Film to raise funds to bring queer refugees to Ottawa 

Northern Lights Refuge members greeting Dino at the airport, in September 2019. 

Dino Blasioli, Dori and Dino’s husband Chad 

Actors Guy Pearce, Terence Stamp and Hugo Weaving in The Adventures of Priscilla, Queen of the Desert 


Film to raise funds to bring queer refugees to Ottawa 

By Lauren Roulston  


The Adventures of Priscilla, Queen of the Desert is hitting the screen at the Mayfair on June 20 to raise money to help queer people find refuge from counties where being gay could mean prison.  

The Australian film is a cult classic, telling the story of three drag queens facing a comedic string of errors and vibrant characters. The queens are adorned in colourful feathers, towering wigs and sparkling ball gowns. They travel through the Australian desert in a bus named Priscilla. The film became a surprise worldwide hit in 1994.  

As an adventure flick that celebrates queer culture, this screening will be fundraising for a similar cause.  

Northern Lights Refuge (NLR) is hosting the screening at the iconic Mayfair theatre. This group brings queer individuals to Ottawa from countries that criminalize gay relationships.  

“This kind of work is a passion to me,” says Dino Blasioli, founder of NLR. “Everyone deserves a safe home, free to be themselves.” 

As of 2024, 64 countries criminalize homosexuality, according to Twelve countries impose the death penalty for private, consensual, same-sex sexual activities.  

“Parents put bounties on their children’s head. I just feel so fortunate to live in Canada where I can be free to express myself,” says Blasioli. 

He founded the group in 2017 to help his friend Dori, a gay dentist from Syria. The two had become friends online, chatting for years, and finally met when Dori attended a dental conference in New York City. 

According to Blasioli, Dori had three things he wanted to do when he got to The Big Apple where he could express himself freely: see a drag show, catch a movie,and go dancing. “Things he couldn’t do in the Middle East,” Blasioli adds. The duo caught Kinky Boots on Broadway. 

When he got back to Syria, Dori told Blasioli that he was considering sneaking into Canada. “I said no, no, no, there’s gotta be another way,” Blasioli says. 

So, he founded Northern Lights Refuge in April 2017 under the mentorship of Capital Rainbow Refuge, another organization supporting and sponsoring LGBTQI+ refugees.  

Dori arrived in Canada two and a half years later in September 2019. He’s been working towards his re-accreditation as a dentist and officially became a Canadian citizen last year.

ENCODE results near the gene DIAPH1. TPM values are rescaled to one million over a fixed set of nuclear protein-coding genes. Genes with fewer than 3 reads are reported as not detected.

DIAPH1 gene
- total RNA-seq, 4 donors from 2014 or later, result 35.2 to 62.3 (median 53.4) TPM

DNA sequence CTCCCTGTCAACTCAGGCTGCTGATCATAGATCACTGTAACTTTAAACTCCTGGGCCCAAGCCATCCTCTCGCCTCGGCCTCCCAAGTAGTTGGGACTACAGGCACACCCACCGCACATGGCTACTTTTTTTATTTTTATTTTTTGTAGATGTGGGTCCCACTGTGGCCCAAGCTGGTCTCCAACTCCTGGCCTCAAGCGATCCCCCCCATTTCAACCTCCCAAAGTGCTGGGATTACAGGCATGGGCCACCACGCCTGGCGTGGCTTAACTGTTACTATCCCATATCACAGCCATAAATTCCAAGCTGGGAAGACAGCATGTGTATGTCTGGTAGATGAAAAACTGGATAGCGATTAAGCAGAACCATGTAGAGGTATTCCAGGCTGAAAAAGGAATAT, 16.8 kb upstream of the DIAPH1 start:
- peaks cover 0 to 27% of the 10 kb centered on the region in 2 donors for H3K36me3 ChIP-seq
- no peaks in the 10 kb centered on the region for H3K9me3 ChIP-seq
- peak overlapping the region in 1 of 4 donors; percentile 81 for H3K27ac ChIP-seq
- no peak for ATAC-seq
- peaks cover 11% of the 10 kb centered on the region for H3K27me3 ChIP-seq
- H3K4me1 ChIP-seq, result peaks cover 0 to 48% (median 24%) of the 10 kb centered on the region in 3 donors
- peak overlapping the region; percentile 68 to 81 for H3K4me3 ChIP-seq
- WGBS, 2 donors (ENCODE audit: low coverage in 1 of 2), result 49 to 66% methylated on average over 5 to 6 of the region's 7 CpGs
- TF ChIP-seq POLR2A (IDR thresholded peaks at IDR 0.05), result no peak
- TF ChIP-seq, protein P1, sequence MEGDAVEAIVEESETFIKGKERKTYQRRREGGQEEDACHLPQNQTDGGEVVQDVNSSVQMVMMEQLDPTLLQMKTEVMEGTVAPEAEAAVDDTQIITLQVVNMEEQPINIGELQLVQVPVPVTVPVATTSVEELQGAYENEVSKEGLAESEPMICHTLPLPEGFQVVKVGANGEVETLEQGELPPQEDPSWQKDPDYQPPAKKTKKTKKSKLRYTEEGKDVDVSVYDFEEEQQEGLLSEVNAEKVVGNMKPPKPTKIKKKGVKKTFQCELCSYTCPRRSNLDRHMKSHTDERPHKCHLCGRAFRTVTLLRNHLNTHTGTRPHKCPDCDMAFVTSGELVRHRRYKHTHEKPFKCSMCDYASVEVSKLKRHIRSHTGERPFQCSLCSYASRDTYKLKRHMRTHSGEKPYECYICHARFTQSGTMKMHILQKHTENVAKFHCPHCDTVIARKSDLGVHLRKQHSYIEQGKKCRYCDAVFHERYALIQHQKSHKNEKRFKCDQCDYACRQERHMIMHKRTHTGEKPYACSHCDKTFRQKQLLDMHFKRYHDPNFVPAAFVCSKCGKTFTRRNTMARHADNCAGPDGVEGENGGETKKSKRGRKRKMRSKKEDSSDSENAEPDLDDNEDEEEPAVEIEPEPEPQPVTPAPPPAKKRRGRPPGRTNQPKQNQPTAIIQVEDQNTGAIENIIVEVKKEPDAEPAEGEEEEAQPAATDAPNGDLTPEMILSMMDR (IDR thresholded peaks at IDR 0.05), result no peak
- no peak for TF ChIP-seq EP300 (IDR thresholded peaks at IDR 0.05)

He was the first refugee sponsored by NLR. Now, the group is working to bring over their fifth.  

“I didn’t realize how great the need was, but it just snowballed,” says Blasioli. “We can’t help everybody, but one person at a time can make the world a better place.” 

For Blasioli, the work is very rewarding. “The best thing is when we greet them at the airport, seeing the smile when they come down that escalator,” he says. 

The group makes signs to welcome the newcomers. Blasioli remembers one man arriving from Kenya. “When he got off the escalator, he kissed the ground at the airport,” he says. “I can’t imagine what they go through and then to come here where their whole life is changed.”  

While greeting newcomers is his favourite, Blasioli says a close second is introducing them to Beavertails.  

As for his friend Dori, the two still catch movies and see drag shows like they did in New York. Dori even won a Mr. Ottawa Bear contest just before the pandemic lockdowns took effect. Since the lockdowns, the contest for husky or larger men with a significant amount of body hair hasn’t been running. “So the big joke is that he’s the longest reigning Mr. Ottawa Bear in its history,” says Blasioli.  

This month’s fundraiser at the Mayfair represents a vibrant and uplifting celebration of queer culture and expression. The Adventures of Priscilla, Queen of the Desert is one of Blasioli’s favourites. He’s seen it twice in Ottawa and once on Broadway in New York with his husband.  

“I actually have a costume from the movie I bought after one of the local productions in Ottawa, and I plan on wearing it that night,” says Blasioli.  

Tickets for the June 20, 6:30 p.m., screening are $15. The money goes directly to NLR. 


Lauren Roulston is a graduate of Carleton’s journalism program currently working in community radio. 

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